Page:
Space and military law experts from Australia, the United Kingdom, and the United States have joined forces to take the lead on understanding how our Earth-bound laws will be applied in times of armed conflict in outer space. Some of the best legal and policy minds at the University of Adelaide, UNSW Canberra, University of Exeter, and University of Nebraska College of Law will draft The Woomera Manual on the International Law of Military Space Operations.
The Woomera Manual will become the definitive document on military and security law as it applies to space. The project, set for completion in early 2022, draws on the knowledge and research of dozens of legal and space operations experts from around the world. Diplomatic and military representatives from numerous foreign governments have also already contributed to the project.
The University of Nebraska College of Law is one of the four founding institutions and principal sponsors of the Woomera Manual Project. Professor Jack Beard is a Core Expert and the Editor-in-Chief of the project. Professor Frans von der Dunk also serves as a core expert for the project. The founding leaders of the Woomera Manual are Professor Melissa de Zwart and Professor Dale Stephens (Adelaide), Professor Rob McLaughlin (UNSW Canberra), Professor Michael Schmitt (Exeter), and Beard (Nebraska Law).
"Conflict in outer space is not a case of 'if' but 'when'. However, the legal regime that governs the use of force and actual armed conflict in outer space is currently very unclear, which is why the Woomera Manual is needed," says founding partner Professor Melissa de Zwart, Dean of the Adelaide Law School, University of Adelaide.
"The few international Treaties that deal with outer space provide very little regulation of modern space activities, including both military and commercial uses of space. Therefore, we need to cast our gaze more widely in our approach to determining what laws are applicable in space," she says.
Rob McLaughlin, Professor of Military and Security Law at UNSW Canberra, says: "Space is a key enabler for communications, surveillance, early warning, navigation systems and is a critical security and conflict domain.
"Such extensive use of space by military forces has produced a growing awareness that spacebased assets are becoming particularly vulnerable to adverse actions by potential competitors," Professor McLaughlin says.
The US Secretary of the Air Force, Heather Wilson, declared last year that the US must start to prepare for the possibility of armed conflict in outer space.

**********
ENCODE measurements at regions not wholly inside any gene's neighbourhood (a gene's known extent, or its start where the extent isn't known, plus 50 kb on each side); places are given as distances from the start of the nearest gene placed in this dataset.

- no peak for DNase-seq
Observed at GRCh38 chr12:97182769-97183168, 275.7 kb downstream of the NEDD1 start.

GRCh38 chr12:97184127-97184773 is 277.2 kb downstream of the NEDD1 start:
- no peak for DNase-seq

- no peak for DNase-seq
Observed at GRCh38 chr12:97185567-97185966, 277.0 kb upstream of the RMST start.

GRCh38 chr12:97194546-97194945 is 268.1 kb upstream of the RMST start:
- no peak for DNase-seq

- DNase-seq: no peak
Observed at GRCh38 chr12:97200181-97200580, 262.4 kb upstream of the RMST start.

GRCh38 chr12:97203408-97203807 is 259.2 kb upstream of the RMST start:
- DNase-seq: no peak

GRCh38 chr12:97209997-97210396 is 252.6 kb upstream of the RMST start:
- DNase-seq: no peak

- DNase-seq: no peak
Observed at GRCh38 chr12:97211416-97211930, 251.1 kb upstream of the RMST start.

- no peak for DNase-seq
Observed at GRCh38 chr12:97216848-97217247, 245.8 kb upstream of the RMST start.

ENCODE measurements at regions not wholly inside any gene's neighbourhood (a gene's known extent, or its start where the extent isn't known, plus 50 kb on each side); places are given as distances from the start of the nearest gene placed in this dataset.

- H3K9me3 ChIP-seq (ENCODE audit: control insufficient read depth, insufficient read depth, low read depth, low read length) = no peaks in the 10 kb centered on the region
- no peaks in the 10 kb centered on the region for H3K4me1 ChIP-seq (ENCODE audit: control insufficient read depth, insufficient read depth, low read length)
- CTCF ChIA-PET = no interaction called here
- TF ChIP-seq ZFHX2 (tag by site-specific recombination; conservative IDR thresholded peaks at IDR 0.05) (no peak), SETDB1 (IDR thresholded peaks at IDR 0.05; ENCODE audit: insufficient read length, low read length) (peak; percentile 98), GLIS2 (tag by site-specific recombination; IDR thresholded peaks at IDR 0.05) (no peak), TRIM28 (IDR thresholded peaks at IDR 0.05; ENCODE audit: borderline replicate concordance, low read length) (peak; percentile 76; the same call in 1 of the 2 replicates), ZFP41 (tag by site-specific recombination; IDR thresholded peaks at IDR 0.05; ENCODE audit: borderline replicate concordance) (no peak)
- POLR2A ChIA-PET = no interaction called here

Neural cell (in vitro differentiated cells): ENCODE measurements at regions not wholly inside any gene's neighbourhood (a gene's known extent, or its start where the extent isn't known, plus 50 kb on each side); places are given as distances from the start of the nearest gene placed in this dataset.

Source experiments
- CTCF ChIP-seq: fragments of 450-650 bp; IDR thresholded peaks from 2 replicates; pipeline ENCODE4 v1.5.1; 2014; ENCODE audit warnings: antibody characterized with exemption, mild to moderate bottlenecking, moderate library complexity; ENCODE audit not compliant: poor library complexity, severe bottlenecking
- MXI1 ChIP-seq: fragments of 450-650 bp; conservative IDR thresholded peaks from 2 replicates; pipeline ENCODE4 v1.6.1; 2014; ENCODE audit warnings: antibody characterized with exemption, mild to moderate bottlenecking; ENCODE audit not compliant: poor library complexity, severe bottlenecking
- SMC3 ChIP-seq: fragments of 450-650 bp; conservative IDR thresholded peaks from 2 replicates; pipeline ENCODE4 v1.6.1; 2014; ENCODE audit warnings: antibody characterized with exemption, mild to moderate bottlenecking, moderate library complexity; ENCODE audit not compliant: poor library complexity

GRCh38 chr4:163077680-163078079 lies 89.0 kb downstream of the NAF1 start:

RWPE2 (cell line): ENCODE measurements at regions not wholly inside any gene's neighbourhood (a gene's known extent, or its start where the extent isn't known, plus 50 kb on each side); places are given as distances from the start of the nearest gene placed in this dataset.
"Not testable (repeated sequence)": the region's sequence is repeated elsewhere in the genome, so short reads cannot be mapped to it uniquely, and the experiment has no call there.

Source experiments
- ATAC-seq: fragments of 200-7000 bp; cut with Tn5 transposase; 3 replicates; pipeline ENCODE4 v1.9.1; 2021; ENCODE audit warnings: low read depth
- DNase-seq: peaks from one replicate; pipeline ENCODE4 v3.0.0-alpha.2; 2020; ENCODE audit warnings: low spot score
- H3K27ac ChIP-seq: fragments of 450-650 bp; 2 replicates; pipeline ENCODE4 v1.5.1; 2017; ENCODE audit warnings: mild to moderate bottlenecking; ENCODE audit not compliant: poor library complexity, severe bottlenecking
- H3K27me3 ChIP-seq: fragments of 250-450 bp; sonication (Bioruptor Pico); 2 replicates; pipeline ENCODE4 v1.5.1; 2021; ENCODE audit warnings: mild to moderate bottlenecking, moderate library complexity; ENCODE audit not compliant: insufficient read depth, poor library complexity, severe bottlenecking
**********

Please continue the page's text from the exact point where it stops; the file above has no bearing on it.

"We can no longer afford to ignore the legal implications of the military use of space," says Michael Schmitt, Professor of Public International Law at Exeter Law School, University of Exeter.
"The four universities who form the founding partnership of the Woomera Manual project are committed to developing an agreed understanding, and then subsequent articulation, of how international law more generally applies to regulate military space activities in a time of rising tension and even outright armed conflict," he says.
Jack Beard, Associate Professor with the University of Nebraska College of Law, says: "The Woomera Manual will be drafted in the full tradition of other manuals that have been developed by legal and policy experts over the last 20 years, including the San Remo Manual on Naval Warfare, the Harvard Manual on Air and Missile Warfare, and the Tallinn Manuals (1.0 and 2.0) dealing with laws applicable to cyber operations and warfare.” Beard is the co-director of Nebraska’s space, cyber, and telecommunications law program, teaching courses in international cyber security, national security space law and arms control.
"Such manuals have proven to have a significant impact in their respective fields, and we envisage that the Woomera Manual will have the same impact for the military uses of space," Professor Beard says.
The Woomera Manual is named after the Woomera township in South Australia, which has a long association with both Australian and multi-national military space operations. In 1967, Woomera was the site from which Australia successfully launched its first satellite, becoming only the fourth nation in the world to do so. In Australian Indigenous culture, a "woomera" is a traditional spearthrowing device. The name "woomera" originates from the Dharug language of the Eora people.
Media contacts: Elsbeth Magilton, Executive Director of the Space, Cyber, and Telecommunications Law Program, University of Nebraska College of Law, Phone: 402-472-1662, email@example.com